Here are the top recommendations for the finest prepper water containers:

  • Water Storage Barrel 55 Gallon
  • Barrel for 55 Gallon Water Storage

A 55-gallon drum, which is around the same price as the previous choice, will hold nearly three times as much water as the aforementioned equipment.

Of course, portability is a trade-off. When entirely filled with water, this barrel will weigh over 500 lbs, making transportation a substantial problem.

To readily obtain your water, you will also need to acquire a bung wrench and a siphon pump for this barrel.

Stackable Gallon Water Storage Containers
Stackable Water Containers 5 Gallon

5-gallon containers are possibly the most versatile water storage containers since they are large enough to hold a substantial volume of water while staying reasonably portable.

The aforementioned containers also have the attributes mentioned previously in this article as desired in water storage options: they are composed of thick, food-grade polyethene that shuts out most light, preventing microbial development.

Amazon sells a set that includes four 5-gallon containers, six lids, two spigots, and one bottle of water preserver. You may also purchase four containers without the extras.


The LIFESAVER jerrycan falls between a portable and a family-sized water filter.

This 6-gallon jug can filter over 6,000 gallons of water during its lifetime, eliminating 95 per cent of germs, viruses, and cysts.

The LIFESAVER jerrycan eliminates chemicals from water as well, albeit the inventor does not specify the percentage.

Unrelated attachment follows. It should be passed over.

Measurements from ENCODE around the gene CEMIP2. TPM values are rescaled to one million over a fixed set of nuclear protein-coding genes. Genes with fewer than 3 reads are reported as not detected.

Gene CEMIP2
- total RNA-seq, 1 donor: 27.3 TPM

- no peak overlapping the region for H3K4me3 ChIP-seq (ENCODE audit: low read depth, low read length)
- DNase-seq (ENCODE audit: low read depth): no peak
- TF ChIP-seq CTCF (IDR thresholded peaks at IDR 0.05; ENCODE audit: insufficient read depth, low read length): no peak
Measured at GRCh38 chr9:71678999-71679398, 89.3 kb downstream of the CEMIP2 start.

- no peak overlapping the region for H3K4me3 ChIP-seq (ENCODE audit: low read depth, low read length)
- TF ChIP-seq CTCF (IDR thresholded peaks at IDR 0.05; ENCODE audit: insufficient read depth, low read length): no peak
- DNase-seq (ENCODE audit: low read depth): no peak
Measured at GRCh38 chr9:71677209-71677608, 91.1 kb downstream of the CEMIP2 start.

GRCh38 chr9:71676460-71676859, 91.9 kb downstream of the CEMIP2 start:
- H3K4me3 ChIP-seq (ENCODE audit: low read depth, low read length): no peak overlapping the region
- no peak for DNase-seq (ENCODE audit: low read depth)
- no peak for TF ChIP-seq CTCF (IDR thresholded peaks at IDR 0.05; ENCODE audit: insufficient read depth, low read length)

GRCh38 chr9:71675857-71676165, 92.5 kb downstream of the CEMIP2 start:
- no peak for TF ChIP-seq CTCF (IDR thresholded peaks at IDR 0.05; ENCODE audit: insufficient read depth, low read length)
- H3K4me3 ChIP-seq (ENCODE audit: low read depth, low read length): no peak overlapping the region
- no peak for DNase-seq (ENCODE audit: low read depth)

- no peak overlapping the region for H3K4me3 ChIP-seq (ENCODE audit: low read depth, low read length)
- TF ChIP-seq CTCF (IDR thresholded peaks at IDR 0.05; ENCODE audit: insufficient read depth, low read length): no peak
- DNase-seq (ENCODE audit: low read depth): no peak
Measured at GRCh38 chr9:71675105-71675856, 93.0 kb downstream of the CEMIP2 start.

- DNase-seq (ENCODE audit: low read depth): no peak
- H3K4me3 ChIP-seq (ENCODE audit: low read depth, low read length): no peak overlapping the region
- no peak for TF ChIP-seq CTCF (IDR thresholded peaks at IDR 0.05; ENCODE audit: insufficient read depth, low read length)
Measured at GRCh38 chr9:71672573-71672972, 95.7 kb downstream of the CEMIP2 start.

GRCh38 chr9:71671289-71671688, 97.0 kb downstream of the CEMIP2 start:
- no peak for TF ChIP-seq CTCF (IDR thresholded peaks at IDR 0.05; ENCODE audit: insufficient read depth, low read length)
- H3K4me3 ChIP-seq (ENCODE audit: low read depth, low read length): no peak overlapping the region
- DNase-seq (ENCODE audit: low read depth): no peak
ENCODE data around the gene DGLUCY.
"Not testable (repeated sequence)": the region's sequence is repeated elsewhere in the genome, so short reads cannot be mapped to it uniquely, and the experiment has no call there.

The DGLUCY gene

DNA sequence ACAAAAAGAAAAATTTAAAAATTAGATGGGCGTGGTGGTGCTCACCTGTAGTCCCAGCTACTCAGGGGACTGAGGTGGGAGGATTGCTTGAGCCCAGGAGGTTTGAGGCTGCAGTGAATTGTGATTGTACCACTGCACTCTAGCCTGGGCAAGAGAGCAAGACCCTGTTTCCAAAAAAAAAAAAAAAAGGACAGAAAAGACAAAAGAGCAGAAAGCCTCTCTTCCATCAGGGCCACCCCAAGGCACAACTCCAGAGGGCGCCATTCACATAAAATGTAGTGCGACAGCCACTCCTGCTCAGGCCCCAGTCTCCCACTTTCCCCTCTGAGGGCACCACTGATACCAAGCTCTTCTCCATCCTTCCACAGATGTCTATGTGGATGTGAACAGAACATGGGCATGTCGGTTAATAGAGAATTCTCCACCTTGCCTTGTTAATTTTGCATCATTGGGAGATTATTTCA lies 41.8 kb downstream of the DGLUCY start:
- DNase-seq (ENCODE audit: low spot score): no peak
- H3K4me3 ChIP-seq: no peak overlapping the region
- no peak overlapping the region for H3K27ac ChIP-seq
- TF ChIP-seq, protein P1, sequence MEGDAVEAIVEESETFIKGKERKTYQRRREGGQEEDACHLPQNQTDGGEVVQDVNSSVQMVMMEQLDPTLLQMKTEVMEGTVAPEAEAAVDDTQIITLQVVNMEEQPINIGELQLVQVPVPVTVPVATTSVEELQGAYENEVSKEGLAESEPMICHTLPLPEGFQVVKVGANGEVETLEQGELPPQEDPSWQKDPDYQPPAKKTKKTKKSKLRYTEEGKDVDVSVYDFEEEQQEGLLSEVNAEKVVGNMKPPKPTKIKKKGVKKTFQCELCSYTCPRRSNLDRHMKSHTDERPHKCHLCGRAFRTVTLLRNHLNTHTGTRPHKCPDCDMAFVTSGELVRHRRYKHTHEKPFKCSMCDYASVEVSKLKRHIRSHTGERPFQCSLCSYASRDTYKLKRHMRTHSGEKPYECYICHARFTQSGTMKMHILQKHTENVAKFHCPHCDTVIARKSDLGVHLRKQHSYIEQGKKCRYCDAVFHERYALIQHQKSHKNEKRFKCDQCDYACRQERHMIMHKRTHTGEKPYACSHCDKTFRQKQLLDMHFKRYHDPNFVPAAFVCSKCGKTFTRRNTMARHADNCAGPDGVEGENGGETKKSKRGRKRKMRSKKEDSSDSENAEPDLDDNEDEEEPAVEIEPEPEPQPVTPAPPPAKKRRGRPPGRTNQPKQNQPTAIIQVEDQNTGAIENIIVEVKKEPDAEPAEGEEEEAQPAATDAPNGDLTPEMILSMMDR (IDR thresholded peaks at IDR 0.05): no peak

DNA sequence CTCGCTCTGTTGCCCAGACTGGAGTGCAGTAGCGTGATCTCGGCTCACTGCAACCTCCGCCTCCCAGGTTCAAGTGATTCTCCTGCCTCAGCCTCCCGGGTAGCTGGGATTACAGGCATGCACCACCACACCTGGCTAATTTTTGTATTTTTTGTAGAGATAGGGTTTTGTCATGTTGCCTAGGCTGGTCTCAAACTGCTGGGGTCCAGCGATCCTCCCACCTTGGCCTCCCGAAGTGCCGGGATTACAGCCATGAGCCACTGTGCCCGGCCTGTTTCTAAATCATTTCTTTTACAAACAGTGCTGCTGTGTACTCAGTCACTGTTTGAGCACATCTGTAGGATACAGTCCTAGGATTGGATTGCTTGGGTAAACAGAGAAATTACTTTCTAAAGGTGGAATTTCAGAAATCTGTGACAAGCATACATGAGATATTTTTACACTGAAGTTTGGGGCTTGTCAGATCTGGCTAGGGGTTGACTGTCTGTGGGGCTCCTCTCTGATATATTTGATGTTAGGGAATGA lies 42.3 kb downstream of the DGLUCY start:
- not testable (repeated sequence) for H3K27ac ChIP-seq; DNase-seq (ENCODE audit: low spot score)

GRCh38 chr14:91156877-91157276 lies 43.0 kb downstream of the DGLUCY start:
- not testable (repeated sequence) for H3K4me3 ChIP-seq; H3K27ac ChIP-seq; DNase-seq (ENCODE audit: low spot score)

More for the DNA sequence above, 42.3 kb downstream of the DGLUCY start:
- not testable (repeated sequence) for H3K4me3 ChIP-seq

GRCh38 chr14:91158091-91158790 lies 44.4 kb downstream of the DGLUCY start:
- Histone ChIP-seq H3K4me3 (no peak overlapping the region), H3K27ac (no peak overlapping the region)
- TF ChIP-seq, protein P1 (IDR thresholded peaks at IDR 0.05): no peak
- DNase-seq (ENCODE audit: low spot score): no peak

The LIFESAVER jerrycan’s primary flaw is its price, which is around the same as the Berkey Light.

However, if you appreciate the LIFESAVER’s unusual blend of mobility and mid-range storage capacity, it may be a good choice for you.

Desalination plants
If you live near the seaside, you might be interested in purchasing a desalinator, which is a device that filters the salt out of seawater to make it safe for human consumption.

Desalinators are fantastic because, providing you have access to the ocean and a sufficient number of replacement filters, they can provide you with an almost unlimited supply of water.

If that sounds tempting, we propose the GRAVI-STIL Immediate Survival Distiller and Gravity Filter Combination, which combines high-quality water filtration with desalination capabil

ities. The GRAVI-STIL has a 0.5 Micron Flame Ceramic Water Filter that can remove almost all water pollutants, including microbes, toxic metals, chemicals, ultraviolet, and even salt.

Water Purifiers That Use Chemicals
Finally, there are chemical water filters, which might be an efficient way of eradicating microbes in your water.

Bleach and water purification pills are two of the most notable substances for this purpose.

As per the EPA, water may be disinfected with bleach by adding very little volumes of bleach to your water supply with a clean dropper. Simply put in the desired quantity, stir it in, and let the water stand for 40 minutes.

One thing to keep in mind is that only ordinary, unscented chlorine bleach should be used—other bleach products might be harmful.